It was 75 years ago this year that a Miss Elsie Wagg suggested to a committee meeting of the Queen's Nursing Institute that owners of gardens be encouraged to open their gardens to the public for an afternoon the following year, to raise money for a memorial to the late Queen Alexandra. a patron of nurses. So it was that several hundred gardens (including Sandringham and William Robinson's Gravetye) opened in the summer of 1927, and 'the splendid sum of £8,191' was raised. So successful was the initiative that King George V suggested that the gardens open again the following year, and the National Gardens Scheme
was born. Last year, well over 3,000 gardens opened in England and Wales and more than £1.5 million was raised for a variety of causes, including Macmillan and Marie Curie nurses, and the Gardens Fund of the National Trust.
All this may be gleaned from a small exhibition at the Museum of Garden History, with the offputting title A Nurturing Nature, as well as a newly published, large and very yellow volume called Making Gardens. Initally, I wondered why this year had been chosen as an important landmark, but Winnie the Pooh's 75th birthday party last weekend has convinced me how strong and general is the urge for marking anniversaries, The National Gardens Scheme can be seen, in its own small way, as a paradigm for social, cultural and horticultural change over the last three-quarters of a century. Initially, it was aristocratic in constituency, philanthropic in impulse, small and amateurish in organisation, restricted in its aims, and restrained in its enthusiasm (for many of the owners of gardens which opened that first June were just that: owners rather than committed hands-on gardeners). These days, the National Gardens Scheme Charitable Trust, with its headquarters at Hatchlands Park in Surrey, is professional in its administration, democratic in constituency (well, much more so, anyway) and, though essentially still philan thropic in impulse and enduringly mindful of its roots, far less restricted or restrained.
The beginnings might have been small, but the virtues of the idea were soon evident. Initally, free leaflets were published listing the gardens, but soon only a book would do. 1949 saw the first, and distinctive, yellow cover, which gave it the popular name of The Yellow Book. The books were illustrated with orginal drawings, most notably by the children's illustrator Val Biro, until 1998, when photographs replaced them. The scheme's commitee has been chaired over the years by a succession of interesting and energetic women, including Hilda, Duchess of Richmond and Gordon; Lady (Daphne) Heald; Carolyn Hardy; and, presently, Daphne Foulsham. For many years after the war, the charming, tactful and organisationally gifted Miss Rachel Crawshay ran the scheme almost single-handed from a flat in Lower Belgrave Street, typing out the entire Yellow Book on a manual typewriter.
The gardens and gardeners have changed, too. Although Sandringham still opens its gates, and many public gardens set aside a day for the benefit of the scheme, the vast majority are much smaller and owner-made, and in both town and country. Many gardens band with others to provide a good afternoon's entertainment: the life's work of gifted amateurs will be allied with the respectable efforts of neigh bours, good-natured enough to give in to some gentle coercion.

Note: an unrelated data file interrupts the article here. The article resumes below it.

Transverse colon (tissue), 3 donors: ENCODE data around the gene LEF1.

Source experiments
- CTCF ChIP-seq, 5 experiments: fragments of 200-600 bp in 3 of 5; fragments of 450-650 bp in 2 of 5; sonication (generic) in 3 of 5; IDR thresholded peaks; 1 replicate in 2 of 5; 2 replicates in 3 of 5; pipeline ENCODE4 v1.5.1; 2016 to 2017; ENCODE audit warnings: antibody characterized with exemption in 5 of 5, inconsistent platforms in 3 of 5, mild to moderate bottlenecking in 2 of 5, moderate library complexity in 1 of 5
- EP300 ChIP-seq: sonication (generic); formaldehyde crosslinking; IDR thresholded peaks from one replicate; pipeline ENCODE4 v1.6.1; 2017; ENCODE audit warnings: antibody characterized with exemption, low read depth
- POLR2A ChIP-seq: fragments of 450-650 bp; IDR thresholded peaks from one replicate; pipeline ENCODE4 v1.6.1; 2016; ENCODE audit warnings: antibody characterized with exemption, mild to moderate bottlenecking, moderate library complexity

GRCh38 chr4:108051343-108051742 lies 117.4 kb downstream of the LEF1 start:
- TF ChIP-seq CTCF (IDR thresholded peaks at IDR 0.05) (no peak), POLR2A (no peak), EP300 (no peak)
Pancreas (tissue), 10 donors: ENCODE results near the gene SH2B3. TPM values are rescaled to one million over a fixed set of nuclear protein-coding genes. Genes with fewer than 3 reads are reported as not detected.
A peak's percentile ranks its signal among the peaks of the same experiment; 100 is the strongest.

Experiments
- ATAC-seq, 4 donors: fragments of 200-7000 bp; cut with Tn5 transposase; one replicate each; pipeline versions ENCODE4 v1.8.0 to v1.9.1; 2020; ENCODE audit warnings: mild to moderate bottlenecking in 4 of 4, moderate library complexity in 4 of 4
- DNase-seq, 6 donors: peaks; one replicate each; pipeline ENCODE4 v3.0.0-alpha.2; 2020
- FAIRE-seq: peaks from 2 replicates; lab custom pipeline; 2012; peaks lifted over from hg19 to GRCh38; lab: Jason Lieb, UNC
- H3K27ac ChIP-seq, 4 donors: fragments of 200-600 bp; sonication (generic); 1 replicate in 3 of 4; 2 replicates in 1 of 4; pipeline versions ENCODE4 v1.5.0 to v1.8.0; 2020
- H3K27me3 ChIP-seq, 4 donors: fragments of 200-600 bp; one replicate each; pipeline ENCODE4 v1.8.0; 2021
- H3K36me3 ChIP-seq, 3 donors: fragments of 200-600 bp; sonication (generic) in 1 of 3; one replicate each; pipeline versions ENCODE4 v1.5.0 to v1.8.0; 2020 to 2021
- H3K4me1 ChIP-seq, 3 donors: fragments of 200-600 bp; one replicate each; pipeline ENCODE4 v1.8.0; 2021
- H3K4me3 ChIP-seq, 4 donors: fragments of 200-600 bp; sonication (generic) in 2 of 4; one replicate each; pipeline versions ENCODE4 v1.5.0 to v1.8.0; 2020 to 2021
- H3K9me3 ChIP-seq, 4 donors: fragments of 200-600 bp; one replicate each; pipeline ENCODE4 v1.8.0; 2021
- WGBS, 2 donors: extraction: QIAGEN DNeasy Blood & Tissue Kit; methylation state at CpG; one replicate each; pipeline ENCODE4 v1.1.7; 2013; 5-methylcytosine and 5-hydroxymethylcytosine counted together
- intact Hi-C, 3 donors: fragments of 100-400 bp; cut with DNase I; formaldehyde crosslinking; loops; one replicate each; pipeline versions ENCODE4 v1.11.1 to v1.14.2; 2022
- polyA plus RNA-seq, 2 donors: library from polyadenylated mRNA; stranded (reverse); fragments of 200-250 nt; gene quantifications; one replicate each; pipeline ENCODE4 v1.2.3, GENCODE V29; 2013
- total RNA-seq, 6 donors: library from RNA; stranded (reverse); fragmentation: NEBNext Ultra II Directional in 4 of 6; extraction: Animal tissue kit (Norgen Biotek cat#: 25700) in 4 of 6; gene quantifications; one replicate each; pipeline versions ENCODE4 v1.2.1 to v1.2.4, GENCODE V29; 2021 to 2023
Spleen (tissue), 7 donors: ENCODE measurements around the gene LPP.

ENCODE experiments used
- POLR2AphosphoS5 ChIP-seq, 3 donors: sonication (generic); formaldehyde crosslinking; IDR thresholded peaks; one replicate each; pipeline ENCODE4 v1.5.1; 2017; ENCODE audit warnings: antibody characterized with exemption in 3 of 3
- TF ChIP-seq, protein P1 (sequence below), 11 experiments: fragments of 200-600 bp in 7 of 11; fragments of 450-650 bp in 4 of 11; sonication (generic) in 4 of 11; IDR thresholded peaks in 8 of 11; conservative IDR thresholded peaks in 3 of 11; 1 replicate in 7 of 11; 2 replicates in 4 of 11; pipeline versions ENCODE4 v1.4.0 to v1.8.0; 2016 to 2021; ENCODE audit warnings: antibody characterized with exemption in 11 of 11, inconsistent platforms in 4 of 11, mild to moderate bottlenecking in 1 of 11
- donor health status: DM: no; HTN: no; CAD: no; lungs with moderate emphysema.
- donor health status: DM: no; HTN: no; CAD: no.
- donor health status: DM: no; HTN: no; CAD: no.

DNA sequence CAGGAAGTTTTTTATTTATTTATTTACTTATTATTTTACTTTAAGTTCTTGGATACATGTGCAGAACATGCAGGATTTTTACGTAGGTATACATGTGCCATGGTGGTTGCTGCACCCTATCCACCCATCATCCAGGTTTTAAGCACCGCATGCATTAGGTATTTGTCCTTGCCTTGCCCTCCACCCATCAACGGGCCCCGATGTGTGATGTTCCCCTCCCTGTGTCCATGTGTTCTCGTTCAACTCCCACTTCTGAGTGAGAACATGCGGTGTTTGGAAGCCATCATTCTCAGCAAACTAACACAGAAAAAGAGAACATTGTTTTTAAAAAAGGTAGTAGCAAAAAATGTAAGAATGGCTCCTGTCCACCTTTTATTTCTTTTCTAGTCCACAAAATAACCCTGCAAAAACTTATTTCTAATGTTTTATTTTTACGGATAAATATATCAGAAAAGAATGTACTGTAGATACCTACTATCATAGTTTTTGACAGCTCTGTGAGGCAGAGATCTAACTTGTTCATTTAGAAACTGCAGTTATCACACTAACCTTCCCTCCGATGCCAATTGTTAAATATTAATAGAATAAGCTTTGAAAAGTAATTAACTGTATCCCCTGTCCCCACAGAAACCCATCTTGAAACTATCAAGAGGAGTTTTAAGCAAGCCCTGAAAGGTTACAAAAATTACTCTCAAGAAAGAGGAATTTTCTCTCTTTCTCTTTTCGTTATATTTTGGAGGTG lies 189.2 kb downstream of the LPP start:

The way gardeners have changed, if not in step with society, then at least on the same track, can be traced in the short descriptions which appear in The Yellow Book, mostly written by the owners themselves. Here the horticulturally sophisticated, the creatively avant-garde, the self-deprecating and the beadily conceited seek to lure the visitor with a few, often compressed. sentences. Garden owners exhibit individualism to a degree unthinkable in 1927. One garden offers a 'fluttery' — perhaps appropriately — 'wild-flower meadow, Victorian greenhouse, tortoise castle, gothic temple, Moorish sheep palace, new Hermitage', while another entreats you to 'enter a oneacre tapestry of magical secret gardens with magnificent views. The surefooted visitor may explore the many surprises of this exuberant escape from reality.'
Despite progress's juggernaut, there are aspects of the scheme which Miss Elsie Wagg would immediately recognise. There are still plenty of owners who talk only of helping the 'nurses', underplay their gardening skills and are distraught if they think they can no longer keep the weeds at bay and will have to forego the pleasure and pain of 'opening'. Though the typewriters at headquarters have been replaced by computers, and the low-key poster publicity augmented by an accomplished and very useful website, the organisers at county level and those on the council still appear to have the old-fashioned knack of wearing smart, serviceable suits and hats, looking more or less at ease when they meet royalty, and thanking profusely every volunteer and gardener they meet. Whatever befalls, we can count on there being something to celebrate in 2026.
A Nurturing Nature — The Story of the National Gardens Scheme is at the Museum of Garden History, Lambeth Palace Road, London SE], until 16 December; Making Gardens — A Celebration of Gardens and Gardening in England and Wales from the National Gardens Scheme is edited by Erica Hunningher and published by Cassell (LW). Ursula Buchan 's latest book, Good in a Bed — Garden Writings from The Spectator, is published by John Murray (£16.99).